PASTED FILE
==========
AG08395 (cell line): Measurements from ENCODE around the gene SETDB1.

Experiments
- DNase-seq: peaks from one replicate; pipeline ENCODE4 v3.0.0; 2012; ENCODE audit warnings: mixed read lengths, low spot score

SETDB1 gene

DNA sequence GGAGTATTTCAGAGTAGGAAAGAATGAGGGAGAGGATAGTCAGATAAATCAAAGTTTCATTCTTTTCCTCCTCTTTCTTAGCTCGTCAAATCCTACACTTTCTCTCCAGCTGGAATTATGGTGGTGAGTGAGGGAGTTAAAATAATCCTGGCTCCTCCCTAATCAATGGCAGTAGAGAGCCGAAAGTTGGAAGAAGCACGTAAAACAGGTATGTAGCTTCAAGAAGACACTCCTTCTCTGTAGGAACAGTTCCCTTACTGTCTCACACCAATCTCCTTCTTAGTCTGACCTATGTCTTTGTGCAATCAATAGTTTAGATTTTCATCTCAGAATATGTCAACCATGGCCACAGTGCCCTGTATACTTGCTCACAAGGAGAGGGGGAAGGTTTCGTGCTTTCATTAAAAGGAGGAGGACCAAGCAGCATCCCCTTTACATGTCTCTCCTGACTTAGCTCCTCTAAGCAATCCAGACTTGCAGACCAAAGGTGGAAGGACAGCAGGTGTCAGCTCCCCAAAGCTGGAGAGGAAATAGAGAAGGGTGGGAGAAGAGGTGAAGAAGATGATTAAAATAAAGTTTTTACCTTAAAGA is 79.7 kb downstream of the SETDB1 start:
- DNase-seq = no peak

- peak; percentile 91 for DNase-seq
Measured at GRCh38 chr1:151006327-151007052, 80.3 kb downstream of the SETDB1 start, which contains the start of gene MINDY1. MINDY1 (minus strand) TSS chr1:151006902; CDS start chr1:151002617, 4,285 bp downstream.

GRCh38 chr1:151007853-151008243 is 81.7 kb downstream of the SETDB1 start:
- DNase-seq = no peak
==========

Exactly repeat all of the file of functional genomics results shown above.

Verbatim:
AG08395 (cell line): Measurements from ENCODE around the gene SETDB1.

Experiments
- DNase-seq: peaks from one replicate; pipeline ENCODE4 v3.0.0; 2012; ENCODE audit warnings: mixed read lengths, low spot score

SETDB1 gene

DNA sequence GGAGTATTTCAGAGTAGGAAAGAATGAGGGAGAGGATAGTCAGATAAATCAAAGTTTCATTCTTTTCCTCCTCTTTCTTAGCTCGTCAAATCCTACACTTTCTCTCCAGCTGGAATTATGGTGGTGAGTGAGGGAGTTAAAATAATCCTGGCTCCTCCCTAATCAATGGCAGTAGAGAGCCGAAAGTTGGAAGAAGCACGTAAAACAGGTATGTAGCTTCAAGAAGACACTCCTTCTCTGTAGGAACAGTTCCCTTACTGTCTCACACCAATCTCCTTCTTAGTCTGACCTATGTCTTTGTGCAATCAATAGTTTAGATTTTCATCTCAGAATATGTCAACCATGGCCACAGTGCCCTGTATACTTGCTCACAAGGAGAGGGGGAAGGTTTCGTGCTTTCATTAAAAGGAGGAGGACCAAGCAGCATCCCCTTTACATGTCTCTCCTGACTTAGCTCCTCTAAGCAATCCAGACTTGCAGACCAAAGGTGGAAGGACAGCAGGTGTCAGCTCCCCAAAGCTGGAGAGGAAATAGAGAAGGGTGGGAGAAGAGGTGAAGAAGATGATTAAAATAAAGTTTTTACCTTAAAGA is 79.7 kb downstream of the SETDB1 start:
- DNase-seq = no peak

- peak; percentile 91 for DNase-seq
Measured at GRCh38 chr1:151006327-151007052, 80.3 kb downstream of the SETDB1 start, which contains the start of gene MINDY1. MINDY1 (minus strand) TSS chr1:151006902; CDS start chr1:151002617, 4,285 bp downstream.

GRCh38 chr1:151007853-151008243 is 81.7 kb downstream of the SETDB1 start:
- DNase-seq = no peak